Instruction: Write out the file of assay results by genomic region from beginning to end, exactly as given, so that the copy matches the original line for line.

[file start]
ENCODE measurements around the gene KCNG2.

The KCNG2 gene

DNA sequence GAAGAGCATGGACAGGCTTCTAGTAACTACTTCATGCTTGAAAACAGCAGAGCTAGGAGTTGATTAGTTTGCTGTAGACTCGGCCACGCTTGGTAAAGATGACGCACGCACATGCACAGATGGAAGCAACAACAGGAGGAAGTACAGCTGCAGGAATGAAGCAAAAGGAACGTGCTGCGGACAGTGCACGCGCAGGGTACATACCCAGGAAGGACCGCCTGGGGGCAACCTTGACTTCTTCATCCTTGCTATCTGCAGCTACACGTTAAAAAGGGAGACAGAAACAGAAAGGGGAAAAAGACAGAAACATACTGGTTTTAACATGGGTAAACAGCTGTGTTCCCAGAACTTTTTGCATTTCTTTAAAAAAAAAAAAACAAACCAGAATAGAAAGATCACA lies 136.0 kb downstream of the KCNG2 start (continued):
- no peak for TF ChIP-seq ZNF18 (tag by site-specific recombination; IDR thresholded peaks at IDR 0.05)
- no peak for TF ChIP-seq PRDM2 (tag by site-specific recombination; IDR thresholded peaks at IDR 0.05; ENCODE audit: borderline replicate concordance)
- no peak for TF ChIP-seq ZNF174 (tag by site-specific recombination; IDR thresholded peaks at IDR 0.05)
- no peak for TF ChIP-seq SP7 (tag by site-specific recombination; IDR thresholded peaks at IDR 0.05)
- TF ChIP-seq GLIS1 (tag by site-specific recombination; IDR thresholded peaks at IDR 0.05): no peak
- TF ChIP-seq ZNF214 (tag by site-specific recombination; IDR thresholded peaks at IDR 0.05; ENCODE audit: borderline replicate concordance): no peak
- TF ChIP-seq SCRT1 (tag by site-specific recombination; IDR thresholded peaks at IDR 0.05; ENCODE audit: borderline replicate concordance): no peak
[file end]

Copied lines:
ENCODE measurements around the gene KCNG2.

The KCNG2 gene

DNA sequence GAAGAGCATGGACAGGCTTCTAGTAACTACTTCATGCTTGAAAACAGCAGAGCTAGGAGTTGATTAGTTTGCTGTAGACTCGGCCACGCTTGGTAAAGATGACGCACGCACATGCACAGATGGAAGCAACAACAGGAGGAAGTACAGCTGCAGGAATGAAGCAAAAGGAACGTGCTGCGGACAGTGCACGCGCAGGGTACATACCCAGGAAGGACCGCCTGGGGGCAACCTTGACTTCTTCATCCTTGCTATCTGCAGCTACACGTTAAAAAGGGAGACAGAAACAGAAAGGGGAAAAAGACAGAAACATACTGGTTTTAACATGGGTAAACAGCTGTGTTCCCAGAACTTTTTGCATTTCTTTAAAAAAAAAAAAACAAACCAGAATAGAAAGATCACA lies 136.0 kb downstream of the KCNG2 start (continued):
- no peak for TF ChIP-seq ZNF18 (tag by site-specific recombination; IDR thresholded peaks at IDR 0.05)
- no peak for TF ChIP-seq PRDM2 (tag by site-specific recombination; IDR thresholded peaks at IDR 0.05; ENCODE audit: borderline replicate concordance)
- no peak for TF ChIP-seq ZNF174 (tag by site-specific recombination; IDR thresholded peaks at IDR 0.05)
- no peak for TF ChIP-seq SP7 (tag by site-specific recombination; IDR thresholded peaks at IDR 0.05)
- TF ChIP-seq GLIS1 (tag by site-specific recombination; IDR thresholded peaks at IDR 0.05): no peak
- TF ChIP-seq ZNF214 (tag by site-specific recombination; IDR thresholded peaks at IDR 0.05; ENCODE audit: borderline replicate concordance): no peak
- TF ChIP-seq SCRT1 (tag by site-specific recombination; IDR thresholded peaks at IDR 0.05; ENCODE audit: borderline replicate concordance): no peak